Managing Your Manager

I often talk with testers who are feeling frustration with their manager. Some of their complaints include:
• My manager doesn’t give me enough time to automate
• My manager expects me to test all the sprint items at the last minute
• My manager signs our team up for too much work
• My manager doesn’t appreciate how much work I do

Have you ever struggled with any of these issues? Then it’s time to learn how to manage your manager! Read on for six ideas on how to do this.

  1. Think about what your manager wants
    The best way to get someone to behave the way you want is to figure out what they want, and then show them how what you want and what they want align. What does your manager want? Your manager probably reports to a manager themselves, and your manager is probably accountable to their manager for things like releasing software on time and reducing the number of customer complaints that occur after a software release. You want good software to be released on time as well! So when you talk with your manager, point out the ways your ideas can achieve this.
  2. Explain how your strategy will help your manager
    Once you know what your manager wants, you can tailor your suggestions to show how your manager will be helped by them. For example, you could say: “I know that we’ve had some issues with defects escaping to Production that have resulted in customer complaints, and I know that your manager isn’t happy about that. I think if we schedule a one-hour Bug Bash before each release, we could catch most of those bugs.”
  3. Be a team player
    Are you a team player? Do you show up to work each day with a positive attitude? Do you help and encourage other people on your team? Do you go the extra mile without being asked to do so?
    The kind of attitude you bring to work has a huge effect on whether or not your manager respects and listens to you. Nobody likes working with a complainer. When you are pleasant to work with, your manager will be more likely to want to have conversations with you about how you can work together to improve your team’s processes.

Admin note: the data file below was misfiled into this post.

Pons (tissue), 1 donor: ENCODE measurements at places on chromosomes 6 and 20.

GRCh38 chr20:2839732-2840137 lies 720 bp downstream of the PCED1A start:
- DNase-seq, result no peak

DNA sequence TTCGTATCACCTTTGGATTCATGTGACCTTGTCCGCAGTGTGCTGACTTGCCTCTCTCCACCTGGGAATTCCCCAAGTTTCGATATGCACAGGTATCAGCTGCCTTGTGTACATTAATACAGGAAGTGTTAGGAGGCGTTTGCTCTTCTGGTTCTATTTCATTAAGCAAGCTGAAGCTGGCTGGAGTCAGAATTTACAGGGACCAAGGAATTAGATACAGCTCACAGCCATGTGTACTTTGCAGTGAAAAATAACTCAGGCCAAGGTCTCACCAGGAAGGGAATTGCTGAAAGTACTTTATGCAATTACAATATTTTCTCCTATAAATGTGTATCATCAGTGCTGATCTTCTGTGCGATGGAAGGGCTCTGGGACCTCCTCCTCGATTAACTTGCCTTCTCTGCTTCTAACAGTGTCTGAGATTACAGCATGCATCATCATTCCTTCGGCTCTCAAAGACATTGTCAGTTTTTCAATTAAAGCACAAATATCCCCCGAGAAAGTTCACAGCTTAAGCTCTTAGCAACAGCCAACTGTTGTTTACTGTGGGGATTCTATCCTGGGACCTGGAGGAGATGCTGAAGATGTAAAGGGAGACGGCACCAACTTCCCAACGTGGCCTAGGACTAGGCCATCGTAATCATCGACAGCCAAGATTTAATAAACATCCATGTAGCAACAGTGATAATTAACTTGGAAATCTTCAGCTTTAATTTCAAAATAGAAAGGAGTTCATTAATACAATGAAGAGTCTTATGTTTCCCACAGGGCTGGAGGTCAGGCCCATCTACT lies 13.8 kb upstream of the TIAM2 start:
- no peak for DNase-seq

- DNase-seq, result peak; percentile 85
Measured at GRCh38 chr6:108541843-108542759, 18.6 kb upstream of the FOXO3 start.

4. Approach your manager with data
    It’s always easier to convince someone of something if you have cold, hard facts backing up your assertions. If you feel that your workload has increased over the last six months, you can show your manager the average number of stories you tested six months to a year ago, and the average number of stories you tested in the latest six months. If you think your manager should give you more time to write test automation, you can use metrics to show how much time would be saved if you had an automated regression suite that could be run with each release.
  5. Enlist the help of other team members
    You are not the only person on your team! It’s likely that there are other testers or developers on your team that feel the same way you do. Why not talk to them about the situation? You could share your ideas and listen to their ideas as well. It could be that the Dev Lead on your team has a great idea for limiting the number of sprint items that the team is taking on. If you work together, you can make a convincing case to your manager.
  6. Suggest an experiment
    Sometimes you might have an idea that you are sure will improve things on your team, but the team doesn’t agree. They might be resistant to change, or they might think the change represents too much work. In cases like this, you can suggest an experiment: “Let’s try doing Dev-QA handoffs for two sprints. If it doesn’t save any time for us after those two sprints, we can stop the handoffs and go back to the way things were.” It’s been my experience that most of the times I suggested an experiment, the rest of the team realized I was right! But even if that doesn’t happen, you show your manager and the team that you are an innovator and someone willing to try new things.

Managers want what you want: a happy and successful team! By following these six suggestions, you’ll be able to work more effectively with your manager and team to build and deliver software your customers will love.

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